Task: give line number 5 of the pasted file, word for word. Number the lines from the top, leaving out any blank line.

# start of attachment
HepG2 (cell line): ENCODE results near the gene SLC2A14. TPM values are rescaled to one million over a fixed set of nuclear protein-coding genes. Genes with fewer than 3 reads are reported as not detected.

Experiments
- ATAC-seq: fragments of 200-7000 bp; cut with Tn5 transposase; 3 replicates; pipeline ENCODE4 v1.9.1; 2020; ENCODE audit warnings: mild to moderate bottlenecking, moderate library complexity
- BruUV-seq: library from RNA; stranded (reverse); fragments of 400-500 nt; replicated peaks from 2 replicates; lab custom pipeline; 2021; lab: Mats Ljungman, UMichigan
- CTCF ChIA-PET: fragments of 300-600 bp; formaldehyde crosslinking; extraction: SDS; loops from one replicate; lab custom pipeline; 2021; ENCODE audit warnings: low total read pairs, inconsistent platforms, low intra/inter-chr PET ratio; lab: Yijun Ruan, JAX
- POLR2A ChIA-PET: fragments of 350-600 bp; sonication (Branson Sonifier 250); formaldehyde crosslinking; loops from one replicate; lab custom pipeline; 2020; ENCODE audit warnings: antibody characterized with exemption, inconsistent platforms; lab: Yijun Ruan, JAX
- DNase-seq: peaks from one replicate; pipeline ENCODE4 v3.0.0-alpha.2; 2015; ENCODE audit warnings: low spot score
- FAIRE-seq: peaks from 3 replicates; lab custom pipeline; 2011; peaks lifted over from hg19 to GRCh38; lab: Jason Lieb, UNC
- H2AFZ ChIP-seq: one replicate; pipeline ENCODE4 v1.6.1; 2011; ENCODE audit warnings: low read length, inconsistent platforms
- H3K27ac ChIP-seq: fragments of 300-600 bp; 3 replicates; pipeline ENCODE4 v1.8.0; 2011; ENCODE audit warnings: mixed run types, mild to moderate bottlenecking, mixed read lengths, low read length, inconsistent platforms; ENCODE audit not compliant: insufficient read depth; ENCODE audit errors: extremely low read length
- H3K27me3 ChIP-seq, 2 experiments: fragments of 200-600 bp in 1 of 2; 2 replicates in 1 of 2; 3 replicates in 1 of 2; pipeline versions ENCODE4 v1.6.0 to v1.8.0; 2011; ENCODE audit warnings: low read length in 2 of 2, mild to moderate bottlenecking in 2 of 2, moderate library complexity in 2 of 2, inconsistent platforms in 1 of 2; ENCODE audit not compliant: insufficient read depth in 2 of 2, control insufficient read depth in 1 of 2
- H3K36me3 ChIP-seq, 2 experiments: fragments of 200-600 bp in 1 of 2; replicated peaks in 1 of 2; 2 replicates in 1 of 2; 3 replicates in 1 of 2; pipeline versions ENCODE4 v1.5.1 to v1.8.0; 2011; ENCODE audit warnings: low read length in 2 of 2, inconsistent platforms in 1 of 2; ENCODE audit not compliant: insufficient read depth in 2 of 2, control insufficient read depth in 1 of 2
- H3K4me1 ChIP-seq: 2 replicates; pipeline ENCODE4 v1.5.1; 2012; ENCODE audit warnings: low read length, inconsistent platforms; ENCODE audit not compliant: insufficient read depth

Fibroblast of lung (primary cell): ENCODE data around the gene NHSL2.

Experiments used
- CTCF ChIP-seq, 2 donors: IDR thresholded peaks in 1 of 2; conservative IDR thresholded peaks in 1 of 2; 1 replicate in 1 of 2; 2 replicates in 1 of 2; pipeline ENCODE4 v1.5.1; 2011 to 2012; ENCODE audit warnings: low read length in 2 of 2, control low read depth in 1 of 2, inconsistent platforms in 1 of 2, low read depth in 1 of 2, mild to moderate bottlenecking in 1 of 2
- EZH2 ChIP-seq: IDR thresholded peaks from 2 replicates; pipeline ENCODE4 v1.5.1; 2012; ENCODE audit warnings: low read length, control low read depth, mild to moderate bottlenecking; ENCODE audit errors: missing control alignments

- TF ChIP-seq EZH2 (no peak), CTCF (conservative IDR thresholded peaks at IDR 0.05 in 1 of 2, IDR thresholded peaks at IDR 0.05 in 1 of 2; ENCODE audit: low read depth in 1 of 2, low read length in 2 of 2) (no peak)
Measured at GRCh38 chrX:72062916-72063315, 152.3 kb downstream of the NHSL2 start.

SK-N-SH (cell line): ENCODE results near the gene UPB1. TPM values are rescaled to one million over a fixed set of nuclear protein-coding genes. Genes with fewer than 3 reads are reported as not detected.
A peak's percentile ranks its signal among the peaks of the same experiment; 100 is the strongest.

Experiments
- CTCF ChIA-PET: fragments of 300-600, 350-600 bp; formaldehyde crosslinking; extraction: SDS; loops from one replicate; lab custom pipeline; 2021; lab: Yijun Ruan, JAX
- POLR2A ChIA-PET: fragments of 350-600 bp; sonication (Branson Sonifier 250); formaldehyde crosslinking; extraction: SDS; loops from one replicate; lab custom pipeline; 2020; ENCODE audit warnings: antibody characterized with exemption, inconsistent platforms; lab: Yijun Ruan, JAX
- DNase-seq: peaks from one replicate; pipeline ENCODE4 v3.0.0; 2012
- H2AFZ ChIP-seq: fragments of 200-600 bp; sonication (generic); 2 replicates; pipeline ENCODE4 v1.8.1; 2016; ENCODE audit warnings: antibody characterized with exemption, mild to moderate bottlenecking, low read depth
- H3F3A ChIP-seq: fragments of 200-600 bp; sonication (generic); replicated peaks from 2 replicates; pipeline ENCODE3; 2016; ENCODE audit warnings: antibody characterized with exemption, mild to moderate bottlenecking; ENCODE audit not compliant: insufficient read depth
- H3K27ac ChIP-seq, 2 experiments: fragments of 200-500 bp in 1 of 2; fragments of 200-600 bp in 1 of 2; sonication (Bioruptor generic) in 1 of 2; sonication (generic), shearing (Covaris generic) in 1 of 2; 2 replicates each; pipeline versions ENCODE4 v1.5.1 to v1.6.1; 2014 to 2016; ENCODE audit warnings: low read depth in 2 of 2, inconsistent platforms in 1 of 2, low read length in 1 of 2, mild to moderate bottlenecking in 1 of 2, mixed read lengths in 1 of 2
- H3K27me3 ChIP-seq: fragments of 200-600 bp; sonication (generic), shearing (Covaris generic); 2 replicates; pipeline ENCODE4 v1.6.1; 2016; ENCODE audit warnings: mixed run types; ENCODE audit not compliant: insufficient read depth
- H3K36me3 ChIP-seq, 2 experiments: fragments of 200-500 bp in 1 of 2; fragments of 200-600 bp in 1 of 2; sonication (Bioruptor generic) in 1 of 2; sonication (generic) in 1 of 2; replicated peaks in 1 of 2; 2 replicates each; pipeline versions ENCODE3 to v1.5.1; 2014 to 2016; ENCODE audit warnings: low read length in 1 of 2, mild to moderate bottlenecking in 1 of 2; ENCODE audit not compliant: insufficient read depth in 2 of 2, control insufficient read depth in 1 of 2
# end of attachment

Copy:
- CTCF ChIA-PET: fragments of 300-600 bp; formaldehyde crosslinking; extraction: SDS; loops from one replicate; lab custom pipeline; 2021; ENCODE audit warnings: low total read pairs, inconsistent platforms, low intra/inter-chr PET ratio; lab: Yijun Ruan, JAX